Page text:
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MikeRand2000
04-18-2005, 11:29 PM
A quick question regarding permutation usage:

1) I'm looking to calculate the number of different flops in hold'em. I have started my analysis as C(52,2) x C(50,3) to represent the # of hole cards and the # of resulting flops, given each hole card pattern. The above formula gives 25,989,600 possible flops (i.e. less than 52!/47! if I cared about the exact order, more than C(52,5) if I didn't even care about hole vs. flop).

2) That being said, I realize that there are between 4 and 24 permutations related to suits. For example, the 25,989,600 number includes 40 ways to make a royal flush. Don't I really only care about the 10 ways to make a royal flush, not the 4 permutations? That being said, I can see the rest of the 25,989,600 really being a smaller subset of outcomes (defined mainly by rank) and specified permutations of suit.

What is the correct way to calculate the # of possible flops given suit permutations? I'd expect a number between 2.5MM and 6MM (given the minimum permutation impact of dividing by 4 and the lower limit of C(52,5).

Any direction would be greatly appreciated.

gaming_mouse
04-19-2005, 05:10 AM
What is the correct way to calculate the # of possible flops given suit permutations?

I can't figure out what you mean by this. Your royal flush example makes sense, but I don't know how you'd want to break down what counts as different hands in other cases.

For example, how many possible hole-flop combinations of 4 of a kind would you say there were?

Would it be 13*12*10? But that would count 2/images/graemlins/heart.gif2/images/graemlins/club.gif--2/images/graemlins/diamond.gif2/images/graemlins/spade.gifA/images/graemlins/club.gif as different from 2/images/graemlins/diamond.gif2/images/graemlins/spade.gif--2/images/graemlins/heart.gif2/images/graemlins/club.gifA/images/graemlins/club.gif. Is that what you want?

Similar difficulties become even worse when considering 1-pair on no pair hands.

MikeRand2000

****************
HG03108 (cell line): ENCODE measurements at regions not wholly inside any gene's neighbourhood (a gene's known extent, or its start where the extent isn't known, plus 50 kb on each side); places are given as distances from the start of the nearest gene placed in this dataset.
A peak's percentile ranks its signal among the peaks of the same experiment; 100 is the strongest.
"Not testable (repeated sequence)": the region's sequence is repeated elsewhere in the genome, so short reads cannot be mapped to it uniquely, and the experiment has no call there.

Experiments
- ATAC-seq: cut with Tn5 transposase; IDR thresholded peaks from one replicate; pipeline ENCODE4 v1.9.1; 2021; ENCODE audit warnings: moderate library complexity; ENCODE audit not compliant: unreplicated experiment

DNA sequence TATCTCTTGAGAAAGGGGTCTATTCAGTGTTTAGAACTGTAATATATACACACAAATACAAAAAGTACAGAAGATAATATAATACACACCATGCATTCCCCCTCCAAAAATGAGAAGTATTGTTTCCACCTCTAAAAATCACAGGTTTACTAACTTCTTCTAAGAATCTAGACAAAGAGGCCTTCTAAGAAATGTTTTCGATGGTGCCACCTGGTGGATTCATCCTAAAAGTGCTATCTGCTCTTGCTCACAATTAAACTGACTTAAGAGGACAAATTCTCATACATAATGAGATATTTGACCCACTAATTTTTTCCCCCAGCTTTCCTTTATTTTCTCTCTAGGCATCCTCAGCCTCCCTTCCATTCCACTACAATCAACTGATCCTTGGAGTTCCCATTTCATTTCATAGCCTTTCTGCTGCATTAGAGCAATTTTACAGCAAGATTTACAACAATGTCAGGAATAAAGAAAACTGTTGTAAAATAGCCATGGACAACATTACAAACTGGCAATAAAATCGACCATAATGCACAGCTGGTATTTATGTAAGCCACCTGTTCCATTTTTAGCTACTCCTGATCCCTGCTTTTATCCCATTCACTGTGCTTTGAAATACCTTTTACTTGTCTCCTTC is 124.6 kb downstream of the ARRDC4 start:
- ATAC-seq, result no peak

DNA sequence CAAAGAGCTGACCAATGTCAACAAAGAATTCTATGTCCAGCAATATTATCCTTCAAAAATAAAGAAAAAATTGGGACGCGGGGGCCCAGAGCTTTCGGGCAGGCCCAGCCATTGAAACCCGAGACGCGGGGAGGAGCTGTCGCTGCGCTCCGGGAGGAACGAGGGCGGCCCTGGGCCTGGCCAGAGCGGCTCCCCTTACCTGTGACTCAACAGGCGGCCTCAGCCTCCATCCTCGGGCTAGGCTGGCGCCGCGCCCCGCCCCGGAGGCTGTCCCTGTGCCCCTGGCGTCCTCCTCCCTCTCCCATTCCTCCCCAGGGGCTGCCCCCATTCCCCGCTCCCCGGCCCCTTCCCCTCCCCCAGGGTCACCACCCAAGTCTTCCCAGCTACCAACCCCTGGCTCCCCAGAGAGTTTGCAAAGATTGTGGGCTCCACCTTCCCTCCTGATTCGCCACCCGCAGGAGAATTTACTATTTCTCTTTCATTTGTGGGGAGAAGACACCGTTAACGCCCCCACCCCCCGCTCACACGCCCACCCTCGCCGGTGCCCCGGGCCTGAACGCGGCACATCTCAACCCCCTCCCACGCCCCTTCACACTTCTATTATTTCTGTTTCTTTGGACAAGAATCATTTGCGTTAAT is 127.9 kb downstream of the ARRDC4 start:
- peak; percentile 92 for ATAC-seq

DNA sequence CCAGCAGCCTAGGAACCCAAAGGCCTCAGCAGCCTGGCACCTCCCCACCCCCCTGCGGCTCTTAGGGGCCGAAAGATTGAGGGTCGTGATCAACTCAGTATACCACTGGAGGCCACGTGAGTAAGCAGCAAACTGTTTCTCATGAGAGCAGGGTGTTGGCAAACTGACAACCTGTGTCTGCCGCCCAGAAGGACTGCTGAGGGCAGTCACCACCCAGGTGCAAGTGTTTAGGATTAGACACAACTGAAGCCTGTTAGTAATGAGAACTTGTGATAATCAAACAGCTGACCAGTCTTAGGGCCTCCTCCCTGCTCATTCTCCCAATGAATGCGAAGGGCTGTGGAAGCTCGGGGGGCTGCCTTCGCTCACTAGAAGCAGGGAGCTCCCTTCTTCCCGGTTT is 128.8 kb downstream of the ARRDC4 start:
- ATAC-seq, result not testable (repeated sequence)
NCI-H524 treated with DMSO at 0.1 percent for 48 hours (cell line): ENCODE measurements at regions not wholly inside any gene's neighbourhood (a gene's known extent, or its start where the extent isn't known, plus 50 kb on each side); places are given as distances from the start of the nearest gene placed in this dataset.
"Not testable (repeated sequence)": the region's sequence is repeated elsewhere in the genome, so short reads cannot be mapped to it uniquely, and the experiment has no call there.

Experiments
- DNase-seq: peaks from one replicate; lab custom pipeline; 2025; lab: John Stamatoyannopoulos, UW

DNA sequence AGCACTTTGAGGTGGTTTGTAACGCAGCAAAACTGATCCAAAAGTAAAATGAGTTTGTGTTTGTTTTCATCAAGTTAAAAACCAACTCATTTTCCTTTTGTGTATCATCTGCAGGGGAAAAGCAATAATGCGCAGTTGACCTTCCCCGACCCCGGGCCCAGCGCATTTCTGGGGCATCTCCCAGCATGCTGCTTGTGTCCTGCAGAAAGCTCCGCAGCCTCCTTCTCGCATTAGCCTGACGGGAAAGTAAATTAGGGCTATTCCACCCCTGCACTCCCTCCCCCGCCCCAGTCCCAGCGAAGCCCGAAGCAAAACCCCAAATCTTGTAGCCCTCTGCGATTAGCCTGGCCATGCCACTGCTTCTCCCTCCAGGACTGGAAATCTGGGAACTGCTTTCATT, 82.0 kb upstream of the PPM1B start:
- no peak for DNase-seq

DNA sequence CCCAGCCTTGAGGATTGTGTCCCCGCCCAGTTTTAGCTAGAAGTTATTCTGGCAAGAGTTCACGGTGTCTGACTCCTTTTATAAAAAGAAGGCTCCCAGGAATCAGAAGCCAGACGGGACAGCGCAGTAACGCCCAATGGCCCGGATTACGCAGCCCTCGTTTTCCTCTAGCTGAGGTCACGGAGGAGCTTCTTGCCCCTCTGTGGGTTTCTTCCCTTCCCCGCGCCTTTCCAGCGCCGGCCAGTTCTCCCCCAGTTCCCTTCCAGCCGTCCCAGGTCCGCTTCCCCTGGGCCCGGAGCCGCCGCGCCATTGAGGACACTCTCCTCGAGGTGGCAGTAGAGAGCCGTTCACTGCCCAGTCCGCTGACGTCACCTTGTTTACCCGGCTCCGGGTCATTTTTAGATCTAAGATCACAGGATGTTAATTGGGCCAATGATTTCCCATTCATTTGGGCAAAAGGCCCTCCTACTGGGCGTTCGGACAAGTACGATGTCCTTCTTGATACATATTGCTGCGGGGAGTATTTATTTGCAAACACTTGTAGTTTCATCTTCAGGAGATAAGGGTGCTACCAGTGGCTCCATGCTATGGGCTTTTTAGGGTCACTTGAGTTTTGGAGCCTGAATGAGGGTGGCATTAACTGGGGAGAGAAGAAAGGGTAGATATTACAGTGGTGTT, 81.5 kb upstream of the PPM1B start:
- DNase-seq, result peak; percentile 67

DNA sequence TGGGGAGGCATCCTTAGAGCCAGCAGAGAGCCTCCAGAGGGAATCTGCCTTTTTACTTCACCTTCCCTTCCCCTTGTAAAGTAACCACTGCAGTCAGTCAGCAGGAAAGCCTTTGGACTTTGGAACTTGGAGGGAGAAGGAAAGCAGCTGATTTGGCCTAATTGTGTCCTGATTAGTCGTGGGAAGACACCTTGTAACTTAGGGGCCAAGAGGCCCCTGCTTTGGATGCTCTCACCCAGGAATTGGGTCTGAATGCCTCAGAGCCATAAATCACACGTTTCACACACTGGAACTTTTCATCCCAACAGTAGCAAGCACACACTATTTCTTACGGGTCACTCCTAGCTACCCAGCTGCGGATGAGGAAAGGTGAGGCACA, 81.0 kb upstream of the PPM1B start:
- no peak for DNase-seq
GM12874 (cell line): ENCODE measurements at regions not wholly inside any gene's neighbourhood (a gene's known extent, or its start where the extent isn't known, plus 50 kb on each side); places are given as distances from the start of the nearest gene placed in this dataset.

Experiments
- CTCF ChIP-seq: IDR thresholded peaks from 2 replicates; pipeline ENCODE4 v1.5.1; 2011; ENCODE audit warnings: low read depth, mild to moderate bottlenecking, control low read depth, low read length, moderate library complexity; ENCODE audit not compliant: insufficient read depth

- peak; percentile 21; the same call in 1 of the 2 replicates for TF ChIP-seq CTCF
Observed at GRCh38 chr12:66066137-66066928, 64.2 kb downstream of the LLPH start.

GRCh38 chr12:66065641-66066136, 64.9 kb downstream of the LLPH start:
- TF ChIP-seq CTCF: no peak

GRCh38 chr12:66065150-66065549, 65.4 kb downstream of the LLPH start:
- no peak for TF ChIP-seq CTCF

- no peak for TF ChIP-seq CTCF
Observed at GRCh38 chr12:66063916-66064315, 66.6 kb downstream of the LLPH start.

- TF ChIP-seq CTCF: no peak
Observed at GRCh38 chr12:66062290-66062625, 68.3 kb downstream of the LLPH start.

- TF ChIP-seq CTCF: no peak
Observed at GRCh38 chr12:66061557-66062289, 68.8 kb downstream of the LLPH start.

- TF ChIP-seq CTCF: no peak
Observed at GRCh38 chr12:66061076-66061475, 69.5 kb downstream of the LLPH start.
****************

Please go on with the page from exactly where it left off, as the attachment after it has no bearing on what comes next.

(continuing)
04-19-2005, 09:41 PM
Your example points out exactly the problem I'm mentioning. I would want to count all of those similar examples as 1 type of flop.

That's why I think the answer is somewhere south of 6MM: at a minimum every type of flop (26MM) has 4 permutations (shift every suit once).

I can't believe the answer isn't plastered all over this forum.

gaming_mouse
04-20-2005, 12:45 AM
[ QUOTE ]
Your example points out exactly the problem I'm mentioning. I would want to count all of those similar examples as 1 type of flop.

[/ QUOTE ]

Which similar examples as one type of flop? All possible 4 of a kinds? Or just all possible 4-kinds made up of 2222A where you hold two of the 2's? I still don't know what your definition for distinct types of flops is? I sort of get the feeling that you might not either, as the question should be much easier to answer once you decide on a rigorous definition.

MikeRand2000
04-21-2005, 12:03 AM
Rigorous definition = any two (or more) flops between which I would have no preference one way or another because they are exactly identical in terms of ranks and suits.

Example of 12 permutations of one flop (all of which I want to count as 1 flop):
AcJc 9c4c2h
AcJc 9c4c2s
AcJc 9c4c2d

AhJh 9h4h2c
AhJh 9h4h2s
AhJh 9h4h2d

AsJs 9s4s2d
AsJs 9s4s2c
AsJs 9s4s2h

All else being equal (i.e. nobody at the table has a ridiculous hearts fetish or anything like that), I don't care one bit about the difference between these flops. The point at the end of all of this is to come up with the # of different flop types I need to think about, then collapse those further into flop categories (e.g. top pair, bad kicker, etc.).

I'd call that more relevant than all of these ridiculous analysis pieces where people try to figure out the probability of flopping royal flushes.

gaming_mouse
04-21-2005, 04:49 PM
Okay, Mike. I see what you want now. I'll give it some thought and get back to you. While this is an interesting problem, I actually don't see much practical value to it. I mean, how will knowing if there are 1 million of 10 million of these help you at the table?

gaming_mouse
04-21-2005, 05:36 PM
[ QUOTE ]

AcJc 9c4c2h
AcJc 9c4c2s
AcJc 9c4c2d

AhJh 9h4h2c
AhJh 9h4h2s
AhJh 9h4h2d

AsJs 9s4s2d
AsJs 9s4s2c
AsJs 9s4s2h

[/ QUOTE ]

Okay. So I see no way to do this except by brute force. You actually have to go through the different categories 1 by 1 and count them:

To begin (work in parentheses is the sum of the answers for the subsections):

* No Pair Hands
** 4-1 suit distribution (1287*5)
*** suited hole cards (1287*3)
**** lowest board card not of your suit.

(13 choose 5) = 1287

**** middle board card not of your suit, same.
**** highest board card not of your suit, same.
*** unsuited hole cards (1287*2)
**** your lower rank is offsuit, 1287.
**** your higher rank card is offsuit, 1287.
** 3-2 suit distribution
etc.....

Doing a complete list would be exhausting, but that is one way to tackle the problem (and the only one I see right now, though there may be an easier way).